What is a bursary?

A bursary is a monetary award that is granted on the basis of financial need. Bursaries are different than scholarships. Scholarships are merit-based and are awarded for academic achievement. Bursaries are financial-need based awards that do not have to be repaid.  The intention of the undergraduate bursary program is to supplement, not replace, students’ primary sources of funding such as OSAP, government student financial assistance from another province or loan funding from a financial institution.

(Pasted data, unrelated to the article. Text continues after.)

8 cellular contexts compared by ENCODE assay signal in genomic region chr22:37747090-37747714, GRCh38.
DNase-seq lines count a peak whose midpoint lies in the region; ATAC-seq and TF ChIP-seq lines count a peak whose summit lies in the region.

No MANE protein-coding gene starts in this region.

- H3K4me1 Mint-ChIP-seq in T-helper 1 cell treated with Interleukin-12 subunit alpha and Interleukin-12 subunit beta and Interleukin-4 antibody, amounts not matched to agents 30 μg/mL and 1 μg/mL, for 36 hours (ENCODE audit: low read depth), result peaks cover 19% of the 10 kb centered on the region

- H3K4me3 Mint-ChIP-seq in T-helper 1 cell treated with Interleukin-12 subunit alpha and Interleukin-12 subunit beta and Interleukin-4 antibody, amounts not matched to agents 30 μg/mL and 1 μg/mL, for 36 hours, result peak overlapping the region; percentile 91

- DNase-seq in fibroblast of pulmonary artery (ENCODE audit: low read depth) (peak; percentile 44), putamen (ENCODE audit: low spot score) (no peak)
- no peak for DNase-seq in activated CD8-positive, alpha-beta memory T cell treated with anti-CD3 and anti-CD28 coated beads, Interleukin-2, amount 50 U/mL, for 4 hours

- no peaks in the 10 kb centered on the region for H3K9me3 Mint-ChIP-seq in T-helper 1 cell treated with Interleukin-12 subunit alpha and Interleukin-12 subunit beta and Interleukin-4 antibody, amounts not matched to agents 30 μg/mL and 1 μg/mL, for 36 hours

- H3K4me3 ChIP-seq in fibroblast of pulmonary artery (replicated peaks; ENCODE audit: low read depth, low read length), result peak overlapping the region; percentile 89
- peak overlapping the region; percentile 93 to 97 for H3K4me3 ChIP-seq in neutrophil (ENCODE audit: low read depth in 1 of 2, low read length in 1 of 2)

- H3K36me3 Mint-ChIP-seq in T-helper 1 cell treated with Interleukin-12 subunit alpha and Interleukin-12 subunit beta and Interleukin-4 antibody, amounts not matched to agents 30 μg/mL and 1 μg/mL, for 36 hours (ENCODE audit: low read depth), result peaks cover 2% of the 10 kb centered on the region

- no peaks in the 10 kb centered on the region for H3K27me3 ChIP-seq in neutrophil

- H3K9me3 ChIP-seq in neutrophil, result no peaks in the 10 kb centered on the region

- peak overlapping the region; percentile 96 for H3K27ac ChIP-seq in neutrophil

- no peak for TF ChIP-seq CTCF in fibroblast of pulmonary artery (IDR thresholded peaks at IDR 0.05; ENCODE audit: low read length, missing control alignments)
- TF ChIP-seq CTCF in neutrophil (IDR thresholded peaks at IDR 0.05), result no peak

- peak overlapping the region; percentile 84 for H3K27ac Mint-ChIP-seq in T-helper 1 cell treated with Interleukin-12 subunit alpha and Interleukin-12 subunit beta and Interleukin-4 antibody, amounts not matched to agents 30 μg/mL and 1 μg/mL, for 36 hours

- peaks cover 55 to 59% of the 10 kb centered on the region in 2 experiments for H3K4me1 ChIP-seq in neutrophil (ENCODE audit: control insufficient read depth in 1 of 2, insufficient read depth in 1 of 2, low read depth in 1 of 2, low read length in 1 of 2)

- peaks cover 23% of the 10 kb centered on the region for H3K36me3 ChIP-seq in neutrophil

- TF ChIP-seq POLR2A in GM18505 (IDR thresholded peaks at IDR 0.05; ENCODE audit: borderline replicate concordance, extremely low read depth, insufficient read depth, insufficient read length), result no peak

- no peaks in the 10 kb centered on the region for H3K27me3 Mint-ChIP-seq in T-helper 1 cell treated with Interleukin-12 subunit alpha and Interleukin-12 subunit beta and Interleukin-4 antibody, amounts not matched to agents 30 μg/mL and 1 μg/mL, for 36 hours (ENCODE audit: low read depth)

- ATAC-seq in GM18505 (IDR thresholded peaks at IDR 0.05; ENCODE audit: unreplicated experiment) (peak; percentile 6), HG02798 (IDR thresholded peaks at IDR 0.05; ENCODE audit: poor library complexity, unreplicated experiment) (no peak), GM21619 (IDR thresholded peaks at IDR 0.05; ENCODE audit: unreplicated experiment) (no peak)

1. Be complete! The bursary committee has to read your application and make a decision. It's hard to assess your situation if you've left information out. 2. Submit it on time. The deadline is important - late applications will not be considered. 3. Apply for government student financial assistance. Bursaries are typically issued to students who demonstrate the greatest financial need and receiving student aid is one of the easiest ways to show need. 4. Be realistic. When you are filling out the academic year budget, be realistic about how much you spend. Indicating that you spend $300/mo on entertainment might help show that you have more expenses than resources but it probably won't get you a bursary. 5. Don't forget your resources. Make sure you tell us how much money you have. If you tell us you have $10,000 worth of expenses and $0 worth of resources we're going to think you forgot to fill in half the application.